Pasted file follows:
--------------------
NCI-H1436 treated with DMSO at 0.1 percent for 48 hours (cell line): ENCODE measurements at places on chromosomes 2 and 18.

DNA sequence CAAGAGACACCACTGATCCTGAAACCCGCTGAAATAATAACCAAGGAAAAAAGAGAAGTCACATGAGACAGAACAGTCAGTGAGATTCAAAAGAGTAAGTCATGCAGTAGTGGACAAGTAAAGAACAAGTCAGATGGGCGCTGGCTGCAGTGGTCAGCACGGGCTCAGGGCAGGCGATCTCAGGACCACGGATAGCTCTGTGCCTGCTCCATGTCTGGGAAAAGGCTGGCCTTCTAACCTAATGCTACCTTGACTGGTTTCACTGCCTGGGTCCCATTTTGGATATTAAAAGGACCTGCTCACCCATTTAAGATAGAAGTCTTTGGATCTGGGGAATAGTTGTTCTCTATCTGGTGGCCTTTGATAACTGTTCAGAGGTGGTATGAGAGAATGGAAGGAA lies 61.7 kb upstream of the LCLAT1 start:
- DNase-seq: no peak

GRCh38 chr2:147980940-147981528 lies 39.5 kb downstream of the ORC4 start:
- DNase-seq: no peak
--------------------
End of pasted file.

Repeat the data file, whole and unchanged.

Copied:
NCI-H1436 treated with DMSO at 0.1 percent for 48 hours (cell line): ENCODE measurements at places on chromosomes 2 and 18.

DNA sequence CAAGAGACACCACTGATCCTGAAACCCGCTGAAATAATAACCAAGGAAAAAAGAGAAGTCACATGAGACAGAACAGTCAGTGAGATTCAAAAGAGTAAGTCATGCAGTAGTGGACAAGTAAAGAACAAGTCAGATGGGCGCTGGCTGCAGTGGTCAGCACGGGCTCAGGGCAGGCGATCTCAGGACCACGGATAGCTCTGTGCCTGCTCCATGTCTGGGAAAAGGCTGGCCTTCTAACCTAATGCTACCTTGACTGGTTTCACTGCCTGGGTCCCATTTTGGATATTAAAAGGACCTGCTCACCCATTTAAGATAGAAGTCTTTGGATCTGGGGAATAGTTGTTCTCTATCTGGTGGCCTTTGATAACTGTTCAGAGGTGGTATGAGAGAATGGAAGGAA lies 61.7 kb upstream of the LCLAT1 start:
- DNase-seq: no peak

GRCh38 chr2:147980940-147981528 lies 39.5 kb downstream of the ORC4 start:
- DNase-seq: no peak